1. Semiconductor, as it literally seems to be, is a solid substance whose conductivity is between insulators and most metals, either due to the addition of an impurity or because of temperature effects. In other words, the conductivity of the semiconductor can be controlled by adding impurities as a specific amount of other materials to the semiconductor.
2. Most semiconductor wafers are made of silicon, which is the second-most abundant element in the Earth’s crust (about 28% by mass) after oxygen and the eighth-most common element in the entire universe by mass. In addition to silicon, semiconductors also use other materials, including germanium, gallium arsenide, germanium, indium phosphide, sapphire and quartz.
3. Semiconductor wafers are available in a spread of diameters. The first semiconductor wafer made in the US in 1960 was just 1 inch in diameter. Today, standard semiconductor wafers go up from 12 inches to 18 inches.
4. Water is the key component of manufacturing Silicon wafers. It is a compound that basically is a general solvent for all substances, silicon included. A large production facility uses up to 4.8 million gallons of water every day to supply Silicon wafers for manufacturing needs and supply.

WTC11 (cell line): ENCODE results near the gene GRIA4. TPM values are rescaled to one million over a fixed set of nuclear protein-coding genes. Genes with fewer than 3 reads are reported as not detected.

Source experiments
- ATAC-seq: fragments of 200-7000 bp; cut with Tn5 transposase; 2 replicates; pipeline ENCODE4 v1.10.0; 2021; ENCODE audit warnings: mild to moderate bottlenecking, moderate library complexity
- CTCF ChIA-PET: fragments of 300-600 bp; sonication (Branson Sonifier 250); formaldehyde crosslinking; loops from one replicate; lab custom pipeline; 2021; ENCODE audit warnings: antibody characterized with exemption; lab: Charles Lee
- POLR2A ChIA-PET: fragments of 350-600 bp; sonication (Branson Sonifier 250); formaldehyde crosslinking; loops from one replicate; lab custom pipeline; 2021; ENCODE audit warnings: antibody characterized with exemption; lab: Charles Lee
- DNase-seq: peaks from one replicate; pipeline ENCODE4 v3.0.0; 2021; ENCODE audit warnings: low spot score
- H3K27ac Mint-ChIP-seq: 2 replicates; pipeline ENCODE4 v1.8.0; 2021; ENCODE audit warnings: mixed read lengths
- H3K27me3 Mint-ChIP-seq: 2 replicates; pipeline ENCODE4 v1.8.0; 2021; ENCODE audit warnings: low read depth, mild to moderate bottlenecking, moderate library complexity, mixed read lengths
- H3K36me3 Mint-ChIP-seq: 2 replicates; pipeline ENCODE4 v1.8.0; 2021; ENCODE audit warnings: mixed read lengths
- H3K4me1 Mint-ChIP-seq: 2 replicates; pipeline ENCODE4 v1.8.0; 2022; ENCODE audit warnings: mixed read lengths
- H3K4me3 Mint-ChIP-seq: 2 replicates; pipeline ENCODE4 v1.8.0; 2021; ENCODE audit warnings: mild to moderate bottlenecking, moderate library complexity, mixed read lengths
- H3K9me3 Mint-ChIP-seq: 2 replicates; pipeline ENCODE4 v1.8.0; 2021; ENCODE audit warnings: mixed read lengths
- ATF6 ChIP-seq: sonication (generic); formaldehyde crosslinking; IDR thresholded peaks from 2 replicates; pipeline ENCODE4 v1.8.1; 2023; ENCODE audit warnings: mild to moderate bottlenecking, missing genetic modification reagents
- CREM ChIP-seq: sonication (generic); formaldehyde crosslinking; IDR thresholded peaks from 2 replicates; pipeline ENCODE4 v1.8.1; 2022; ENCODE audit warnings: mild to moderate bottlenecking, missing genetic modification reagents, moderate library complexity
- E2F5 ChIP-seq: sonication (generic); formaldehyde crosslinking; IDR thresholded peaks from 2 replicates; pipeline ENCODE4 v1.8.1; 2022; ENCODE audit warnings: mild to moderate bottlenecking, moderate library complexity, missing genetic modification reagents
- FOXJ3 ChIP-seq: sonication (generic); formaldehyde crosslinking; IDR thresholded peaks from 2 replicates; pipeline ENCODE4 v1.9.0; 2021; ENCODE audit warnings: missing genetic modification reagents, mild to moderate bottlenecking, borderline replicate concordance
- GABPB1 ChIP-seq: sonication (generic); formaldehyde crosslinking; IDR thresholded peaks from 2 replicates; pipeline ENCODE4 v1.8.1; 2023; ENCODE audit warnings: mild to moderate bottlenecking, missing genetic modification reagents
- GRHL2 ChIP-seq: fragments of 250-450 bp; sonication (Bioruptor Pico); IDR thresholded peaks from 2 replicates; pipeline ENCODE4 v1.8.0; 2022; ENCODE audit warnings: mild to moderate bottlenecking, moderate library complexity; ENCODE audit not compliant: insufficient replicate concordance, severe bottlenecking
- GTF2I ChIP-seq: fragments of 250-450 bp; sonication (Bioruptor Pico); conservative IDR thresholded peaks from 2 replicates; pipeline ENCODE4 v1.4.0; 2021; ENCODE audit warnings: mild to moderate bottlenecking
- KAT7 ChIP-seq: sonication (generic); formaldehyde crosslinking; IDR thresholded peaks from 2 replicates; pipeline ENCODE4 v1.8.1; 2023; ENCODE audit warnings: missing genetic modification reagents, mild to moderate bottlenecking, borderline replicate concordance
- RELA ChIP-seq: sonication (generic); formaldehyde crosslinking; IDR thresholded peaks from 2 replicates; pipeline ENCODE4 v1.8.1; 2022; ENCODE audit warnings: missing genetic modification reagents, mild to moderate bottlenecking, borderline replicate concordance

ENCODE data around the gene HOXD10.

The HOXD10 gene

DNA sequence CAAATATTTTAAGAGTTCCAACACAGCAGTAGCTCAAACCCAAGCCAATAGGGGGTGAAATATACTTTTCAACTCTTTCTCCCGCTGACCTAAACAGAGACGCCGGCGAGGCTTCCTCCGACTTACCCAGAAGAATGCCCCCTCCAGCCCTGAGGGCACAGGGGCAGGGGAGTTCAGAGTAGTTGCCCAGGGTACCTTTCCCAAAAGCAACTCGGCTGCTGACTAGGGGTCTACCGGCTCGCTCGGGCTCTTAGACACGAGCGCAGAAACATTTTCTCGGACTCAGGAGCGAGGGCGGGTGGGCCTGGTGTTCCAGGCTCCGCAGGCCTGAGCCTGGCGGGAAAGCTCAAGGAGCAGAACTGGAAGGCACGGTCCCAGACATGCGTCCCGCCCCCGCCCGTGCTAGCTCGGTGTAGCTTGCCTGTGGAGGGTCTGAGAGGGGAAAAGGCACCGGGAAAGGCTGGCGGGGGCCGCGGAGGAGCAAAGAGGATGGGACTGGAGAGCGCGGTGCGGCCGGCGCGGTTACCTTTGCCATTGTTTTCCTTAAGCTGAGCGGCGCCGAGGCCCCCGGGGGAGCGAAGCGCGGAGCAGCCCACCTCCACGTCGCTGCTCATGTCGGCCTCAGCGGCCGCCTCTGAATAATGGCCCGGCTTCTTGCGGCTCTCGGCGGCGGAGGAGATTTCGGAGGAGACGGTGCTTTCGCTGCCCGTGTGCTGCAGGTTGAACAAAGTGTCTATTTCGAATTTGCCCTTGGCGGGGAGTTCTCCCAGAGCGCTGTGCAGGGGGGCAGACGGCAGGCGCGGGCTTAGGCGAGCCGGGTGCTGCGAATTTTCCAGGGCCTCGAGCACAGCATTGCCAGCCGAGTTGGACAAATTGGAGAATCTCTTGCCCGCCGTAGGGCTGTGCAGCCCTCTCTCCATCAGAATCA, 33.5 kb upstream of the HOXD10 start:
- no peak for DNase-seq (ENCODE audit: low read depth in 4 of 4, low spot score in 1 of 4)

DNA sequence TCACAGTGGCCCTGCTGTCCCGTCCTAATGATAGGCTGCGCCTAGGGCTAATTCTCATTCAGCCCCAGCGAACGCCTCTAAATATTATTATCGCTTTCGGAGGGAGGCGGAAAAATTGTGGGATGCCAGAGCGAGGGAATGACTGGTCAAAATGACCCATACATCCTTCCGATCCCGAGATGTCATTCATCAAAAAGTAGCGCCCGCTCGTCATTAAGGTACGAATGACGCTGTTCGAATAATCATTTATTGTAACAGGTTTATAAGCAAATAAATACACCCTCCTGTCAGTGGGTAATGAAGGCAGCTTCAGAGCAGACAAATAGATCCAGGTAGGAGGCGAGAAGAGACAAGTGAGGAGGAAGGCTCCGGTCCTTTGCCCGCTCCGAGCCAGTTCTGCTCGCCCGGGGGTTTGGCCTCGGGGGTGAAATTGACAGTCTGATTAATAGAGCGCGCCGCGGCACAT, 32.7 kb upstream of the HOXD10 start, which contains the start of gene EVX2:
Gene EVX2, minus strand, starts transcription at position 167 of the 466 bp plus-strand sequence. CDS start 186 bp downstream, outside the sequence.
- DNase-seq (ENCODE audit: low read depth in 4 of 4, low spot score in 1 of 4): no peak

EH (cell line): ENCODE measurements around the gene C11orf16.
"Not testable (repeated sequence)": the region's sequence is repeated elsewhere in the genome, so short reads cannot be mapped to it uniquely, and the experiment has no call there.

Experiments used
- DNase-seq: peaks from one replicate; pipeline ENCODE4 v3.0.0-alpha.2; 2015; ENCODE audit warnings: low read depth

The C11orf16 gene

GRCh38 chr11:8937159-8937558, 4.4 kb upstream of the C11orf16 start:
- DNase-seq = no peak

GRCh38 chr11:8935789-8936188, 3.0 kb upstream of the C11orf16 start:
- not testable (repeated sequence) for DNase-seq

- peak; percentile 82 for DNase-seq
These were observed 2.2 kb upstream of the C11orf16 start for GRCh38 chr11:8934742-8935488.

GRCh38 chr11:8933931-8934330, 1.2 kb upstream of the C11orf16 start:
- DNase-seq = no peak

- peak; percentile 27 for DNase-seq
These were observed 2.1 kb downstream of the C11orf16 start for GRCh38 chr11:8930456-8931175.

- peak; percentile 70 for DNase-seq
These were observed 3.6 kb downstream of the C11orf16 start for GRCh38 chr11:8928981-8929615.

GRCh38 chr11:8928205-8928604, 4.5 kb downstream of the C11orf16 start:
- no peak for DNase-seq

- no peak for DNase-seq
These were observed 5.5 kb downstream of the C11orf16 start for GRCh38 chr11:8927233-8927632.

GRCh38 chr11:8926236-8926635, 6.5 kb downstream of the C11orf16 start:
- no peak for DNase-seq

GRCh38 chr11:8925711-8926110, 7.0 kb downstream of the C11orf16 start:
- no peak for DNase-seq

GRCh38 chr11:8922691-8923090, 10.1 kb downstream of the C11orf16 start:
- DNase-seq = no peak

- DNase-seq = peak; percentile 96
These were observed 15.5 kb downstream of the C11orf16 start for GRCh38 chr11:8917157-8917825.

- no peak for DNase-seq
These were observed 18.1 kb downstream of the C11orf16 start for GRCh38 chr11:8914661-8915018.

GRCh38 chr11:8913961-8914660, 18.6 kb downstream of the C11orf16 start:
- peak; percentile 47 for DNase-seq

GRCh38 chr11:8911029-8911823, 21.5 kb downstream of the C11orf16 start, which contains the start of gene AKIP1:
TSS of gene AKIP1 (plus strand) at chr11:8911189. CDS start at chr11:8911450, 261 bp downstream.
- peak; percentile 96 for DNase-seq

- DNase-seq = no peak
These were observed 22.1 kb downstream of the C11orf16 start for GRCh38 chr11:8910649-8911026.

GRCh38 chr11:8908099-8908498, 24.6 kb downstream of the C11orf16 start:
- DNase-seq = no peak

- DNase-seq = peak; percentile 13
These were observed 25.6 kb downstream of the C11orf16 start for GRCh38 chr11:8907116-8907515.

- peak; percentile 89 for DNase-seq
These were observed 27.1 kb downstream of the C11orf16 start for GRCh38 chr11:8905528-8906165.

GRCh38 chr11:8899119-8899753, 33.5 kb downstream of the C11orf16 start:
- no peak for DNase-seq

5. The thickness of semiconductor wafers varies greatly. The thickness of the wafer is always determined by the mechanical strength of any material used to make it. Regardless of what the semiconductor is made of, the wafer must be thick enough to support its own weight so that it does not break during processing.
6. Contamination is inevitable during the manufacture and transportation of semiconductors. Appropriate storage conditions must be in place to prevent contamination and/or degradation after shipment. Semiconductor wafers that are not vacuum sealed must be placed in a Nitrogen (N2) cabinet at a flow rate of 2 to 6 SCFH (Standard Cubic Feet per Hour).
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